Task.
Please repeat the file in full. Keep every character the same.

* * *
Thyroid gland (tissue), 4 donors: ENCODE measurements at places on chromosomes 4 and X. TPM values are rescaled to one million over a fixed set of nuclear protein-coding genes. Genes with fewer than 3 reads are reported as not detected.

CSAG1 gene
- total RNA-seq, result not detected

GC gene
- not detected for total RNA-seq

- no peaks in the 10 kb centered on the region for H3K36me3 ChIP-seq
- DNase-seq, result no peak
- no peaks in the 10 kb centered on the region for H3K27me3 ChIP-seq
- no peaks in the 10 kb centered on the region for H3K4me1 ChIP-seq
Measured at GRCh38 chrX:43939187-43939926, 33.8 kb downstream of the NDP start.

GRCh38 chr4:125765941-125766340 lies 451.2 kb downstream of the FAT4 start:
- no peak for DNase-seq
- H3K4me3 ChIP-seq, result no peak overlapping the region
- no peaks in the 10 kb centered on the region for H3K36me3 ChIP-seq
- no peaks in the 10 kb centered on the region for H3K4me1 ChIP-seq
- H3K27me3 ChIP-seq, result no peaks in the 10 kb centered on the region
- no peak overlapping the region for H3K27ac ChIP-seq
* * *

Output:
Thyroid gland (tissue), 4 donors: ENCODE measurements at places on chromosomes 4 and X. TPM values are rescaled to one million over a fixed set of nuclear protein-coding genes. Genes with fewer than 3 reads are reported as not detected.

CSAG1 gene
- total RNA-seq, result not detected

GC gene
- not detected for total RNA-seq

- no peaks in the 10 kb centered on the region for H3K36me3 ChIP-seq
- DNase-seq, result no peak
- no peaks in the 10 kb centered on the region for H3K27me3 ChIP-seq
- no peaks in the 10 kb centered on the region for H3K4me1 ChIP-seq
Measured at GRCh38 chrX:43939187-43939926, 33.8 kb downstream of the NDP start.

GRCh38 chr4:125765941-125766340 lies 451.2 kb downstream of the FAT4 start:
- no peak for DNase-seq
- H3K4me3 ChIP-seq, result no peak overlapping the region
- no peaks in the 10 kb centered on the region for H3K36me3 ChIP-seq
- no peaks in the 10 kb centered on the region for H3K4me1 ChIP-seq
- H3K27me3 ChIP-seq, result no peaks in the 10 kb centered on the region
- no peak overlapping the region for H3K27ac ChIP-seq